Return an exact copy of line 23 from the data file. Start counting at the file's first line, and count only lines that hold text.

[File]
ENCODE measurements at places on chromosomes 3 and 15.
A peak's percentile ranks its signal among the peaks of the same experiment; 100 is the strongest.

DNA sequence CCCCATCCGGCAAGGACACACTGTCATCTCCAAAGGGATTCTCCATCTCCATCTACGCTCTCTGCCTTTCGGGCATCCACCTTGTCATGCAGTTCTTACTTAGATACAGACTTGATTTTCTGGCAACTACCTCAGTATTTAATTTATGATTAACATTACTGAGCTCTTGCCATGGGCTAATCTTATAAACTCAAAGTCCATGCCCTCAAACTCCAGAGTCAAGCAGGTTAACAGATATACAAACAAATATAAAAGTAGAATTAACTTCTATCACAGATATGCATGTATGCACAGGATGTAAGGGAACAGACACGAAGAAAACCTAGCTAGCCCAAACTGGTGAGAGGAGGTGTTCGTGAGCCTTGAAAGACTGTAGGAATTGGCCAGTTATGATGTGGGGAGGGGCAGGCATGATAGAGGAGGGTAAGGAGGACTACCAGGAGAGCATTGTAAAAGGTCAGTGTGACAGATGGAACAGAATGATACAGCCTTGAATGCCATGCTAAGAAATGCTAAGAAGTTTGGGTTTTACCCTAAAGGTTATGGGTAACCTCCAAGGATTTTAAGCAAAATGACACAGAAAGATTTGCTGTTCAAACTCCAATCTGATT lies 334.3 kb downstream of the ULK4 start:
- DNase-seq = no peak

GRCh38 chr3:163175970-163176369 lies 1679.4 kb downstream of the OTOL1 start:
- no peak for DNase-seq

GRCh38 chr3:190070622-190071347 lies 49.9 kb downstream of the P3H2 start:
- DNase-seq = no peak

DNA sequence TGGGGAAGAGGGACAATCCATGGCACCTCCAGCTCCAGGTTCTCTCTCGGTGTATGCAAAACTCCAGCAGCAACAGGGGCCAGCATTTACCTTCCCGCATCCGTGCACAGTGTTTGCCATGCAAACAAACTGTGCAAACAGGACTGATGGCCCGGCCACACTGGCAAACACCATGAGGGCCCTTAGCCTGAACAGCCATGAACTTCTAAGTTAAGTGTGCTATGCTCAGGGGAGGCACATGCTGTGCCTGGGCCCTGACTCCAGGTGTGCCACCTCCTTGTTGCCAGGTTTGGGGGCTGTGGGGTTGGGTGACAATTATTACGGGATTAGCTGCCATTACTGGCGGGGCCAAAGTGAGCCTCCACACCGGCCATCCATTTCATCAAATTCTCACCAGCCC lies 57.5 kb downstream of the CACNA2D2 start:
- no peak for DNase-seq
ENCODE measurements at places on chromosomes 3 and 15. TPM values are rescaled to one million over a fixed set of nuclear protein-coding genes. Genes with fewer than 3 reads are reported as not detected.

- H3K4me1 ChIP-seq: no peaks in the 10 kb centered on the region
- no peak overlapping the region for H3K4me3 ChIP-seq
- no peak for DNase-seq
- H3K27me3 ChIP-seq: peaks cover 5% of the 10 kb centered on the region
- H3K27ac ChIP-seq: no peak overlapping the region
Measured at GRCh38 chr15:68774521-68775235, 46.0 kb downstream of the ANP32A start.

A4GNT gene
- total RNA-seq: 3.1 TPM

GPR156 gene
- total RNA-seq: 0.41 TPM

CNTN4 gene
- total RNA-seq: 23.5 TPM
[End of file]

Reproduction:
- total RNA-seq: 23.5 TPM